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A Whānau Hauora Day hosted by Te Korowai Hauora o Hauraki alongside the TCDC and local community, will be held at Hauraki Terrace Playground and Community Gardens on Waitangi Day, Wednesday, February 6.
The aim of the day is to promote the community gardens and make community connections.
The opening of a Pataka Kai/Community Pantry, gardening, a cooking demo, craft making, games, a hangi, BBQ, bouncy castle and an eagerness to learn are all also on the agenda.
From 11-2pm, whānau from neighbouring streets and throughout the community will be able to come along to the community gardens and help harvest the potatoes to be used in a sweetcorn and potato fritters cooking demo. Tamariki will have heaps to keep them entertained, including lots of games and a bouncy castle.
T3 (Transition Town Thames) maintains the community gardens, holding monthly working bees to encourage community participation and on-the-spot learning, but it is hoped that eventually the community will take ownership of them.
“We want people from the community to look after the gardens and to make them sustainable,” Te Korowai Hauora o Hauraki Poukura Oranga, Manager Public and Community Health Services Debbie Petersen-Pilcher says.
This is a smoke and alcohol-free event and chilled water will be available all day.
Thanks to Te Korowai Hauora o Hauraki, T3, TCDC and local whānau.
What: Hauraki Terrace Whānau Hauora Day
Where: Hauraki Terrace, Thames
Waikato DHB have just released their draft Health System Plan, which sets out how they want the health system to work for our people – and they’re wanting feedback from you. Do you think they’ve got it right? What is most important for you?
They’ll be in Thames to outline the plan and to hear your feedback on Wednesday 17th April, 2:00 to 3:30 pm at the Thames War Memorial Civic Centre. They’re offering a further drop-in session that evening, anytime from 6:30 to 7:30 pm.
You can read the plan at http://www.waikatodhb.health.nz/hsp
Now’s your chance to have your save, whānau, so take some time to give them your feedback.
Following a measles outbreak in Canterbury and two reported cases in Auckland this month, Te Korowai Hauora o Hauraki clients are urged to be alert to possible measles symptoms.
Measles is a highly contagious virus that spreads easily from person to person through droplets in the air, via breathing, coughing and sneezing as well as through contact.
Anyone unimmunised who has been in the same room as someone with measles will likely get it.
Measles can be life threatening, with about 1 in 10 people needing hospital treatment. It can also lead to other complications, including ear infections (which can cause permanent hearing loss), diarrhoea, pneumonia, seizures and swelling of the brain – this is rare, but can cause permanent brain damage or death.
Up to 30% of people with measles will develop complications – usually children under five and adults over the age of 20.
Measles affects both children and adults and is easily preventable by having a measles vaccine. In New Zealand, if you were born in 1969 or later, you can get the measles vaccine for free.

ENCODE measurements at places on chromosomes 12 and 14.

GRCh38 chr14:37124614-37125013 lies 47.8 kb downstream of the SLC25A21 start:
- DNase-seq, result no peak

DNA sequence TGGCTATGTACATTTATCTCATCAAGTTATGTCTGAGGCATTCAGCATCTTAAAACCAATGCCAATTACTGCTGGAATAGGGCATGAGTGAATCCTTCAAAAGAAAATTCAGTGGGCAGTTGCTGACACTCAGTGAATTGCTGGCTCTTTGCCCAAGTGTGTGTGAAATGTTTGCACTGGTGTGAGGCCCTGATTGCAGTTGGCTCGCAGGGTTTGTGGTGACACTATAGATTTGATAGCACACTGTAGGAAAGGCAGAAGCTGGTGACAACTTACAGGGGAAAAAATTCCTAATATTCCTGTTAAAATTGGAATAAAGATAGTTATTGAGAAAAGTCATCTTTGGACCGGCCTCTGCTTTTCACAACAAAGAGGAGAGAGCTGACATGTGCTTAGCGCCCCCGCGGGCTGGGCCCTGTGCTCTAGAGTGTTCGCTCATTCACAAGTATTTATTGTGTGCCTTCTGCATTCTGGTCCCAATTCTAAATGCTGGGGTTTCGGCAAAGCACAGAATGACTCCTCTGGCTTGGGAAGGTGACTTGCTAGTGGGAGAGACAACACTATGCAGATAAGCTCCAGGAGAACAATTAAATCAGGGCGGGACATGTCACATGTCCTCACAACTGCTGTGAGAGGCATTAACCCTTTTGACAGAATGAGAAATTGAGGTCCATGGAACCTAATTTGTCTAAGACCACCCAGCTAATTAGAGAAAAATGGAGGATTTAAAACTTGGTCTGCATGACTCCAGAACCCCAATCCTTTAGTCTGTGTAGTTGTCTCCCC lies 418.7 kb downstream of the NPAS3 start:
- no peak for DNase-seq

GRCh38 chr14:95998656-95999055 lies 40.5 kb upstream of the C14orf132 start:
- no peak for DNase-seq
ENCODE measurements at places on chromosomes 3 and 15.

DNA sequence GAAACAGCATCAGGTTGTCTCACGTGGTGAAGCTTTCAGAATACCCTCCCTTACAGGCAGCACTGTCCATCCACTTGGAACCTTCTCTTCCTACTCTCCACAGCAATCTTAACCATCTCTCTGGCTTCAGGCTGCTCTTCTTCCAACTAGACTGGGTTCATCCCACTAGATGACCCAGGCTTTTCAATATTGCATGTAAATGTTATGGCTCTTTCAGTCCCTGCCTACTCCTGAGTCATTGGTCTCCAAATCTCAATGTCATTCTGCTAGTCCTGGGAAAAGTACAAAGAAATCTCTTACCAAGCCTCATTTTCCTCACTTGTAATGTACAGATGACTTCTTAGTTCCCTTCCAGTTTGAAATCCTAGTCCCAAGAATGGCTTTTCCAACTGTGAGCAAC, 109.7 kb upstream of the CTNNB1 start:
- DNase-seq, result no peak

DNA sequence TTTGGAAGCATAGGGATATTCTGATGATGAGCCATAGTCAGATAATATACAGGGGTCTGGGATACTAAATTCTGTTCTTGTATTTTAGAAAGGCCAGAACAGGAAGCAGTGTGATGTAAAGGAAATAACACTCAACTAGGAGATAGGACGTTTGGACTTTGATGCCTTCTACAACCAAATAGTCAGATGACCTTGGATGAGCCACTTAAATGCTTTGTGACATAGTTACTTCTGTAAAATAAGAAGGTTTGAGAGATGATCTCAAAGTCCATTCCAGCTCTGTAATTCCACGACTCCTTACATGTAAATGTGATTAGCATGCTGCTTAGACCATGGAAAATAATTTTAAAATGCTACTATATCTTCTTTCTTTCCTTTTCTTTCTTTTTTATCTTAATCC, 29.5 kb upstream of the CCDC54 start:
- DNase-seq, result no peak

Te Korowai Hauora o Hauraki has the measles vaccine in stock.
Two doses of the measles vaccine provides the most effective protection for yourself, your family and the wider community. After one dose of the MMR (Measles, Mumps, Rubella) vaccine, which is scheduled at 15 months and four years, about 95% of people are protected from measles. After two doses of the MMR vaccine, more than 99% people are protected.
If you have no documented record of two vaccinations, it is recommended that you have a booster of MMR. If you are not sure if you’ve had two vaccinations and there is no documentation, you can have a booster – it won’t do any harm.
If parents are very worried and want to have the vaccine earlier they need to speak to a Nurse to see if it is appropriate for the individual child.
Vaccination is particularly important if you are planning to travel anywhere overseas – to protect yourself and to help prevent outbreaks in New Zealand.
Pregnant women cannot have a MMR.
The symptoms of measles are a cough, runny nose or conjunctivitis, a fever above 38.5, followed by a rash starting around the head and spreading to the body.
Anyone with measles needs to be isolated from the time they become ill until five days after the rash has appeared. It is extremely important to stay in isolation if you’re asked to do so, to protect vulnerable people including babies, pregnant women, cancer patients and others who are unable to be immunised.
Phone Te Korowai Hauora o Hauraki if you want to see if you need a booster or to make an appointment – 0508 835 676 (freephone).
Information in this article sourced from Ministry of Health.
Come walking with us
Te Korowai Hauora o Hauraki Whānau Ora Navigators are hoping whānau will join the Hikoi ā Whānau walking series around Hauraki during March.
Walking is FREE and a great way to connect with your community!
Walking reduces stress, lowers your blood pressure, improves sleep and energises you!
Hikoi ā Whānau offers:
Aroha – giving with no expectation of return;
Whanāungatanga – It’s about being connected;
Whakapapa – knowing who you are;
Mana/Manaaki – building the mana of others, through nurturing and growing; and
Korero awhi – positive communication.
No matter what your age, size, level of fitness or situation
Waihi - March 6: 10.30am - 12 noon – Meet at the Goldmine lookout
Thames - March 13: 10.30am - 12 noon – Meet at Victoria Park
Coromandel - March 20: 10.30am-12 noon – Meet at the Te Korowai Hauora o Hauraki clinic
Paeroa - March 27 10.30am- 12 noon – Meet at Paeroa Domain
Whānau Ora Navigator
if interested in joining
Hikoi ā Whānau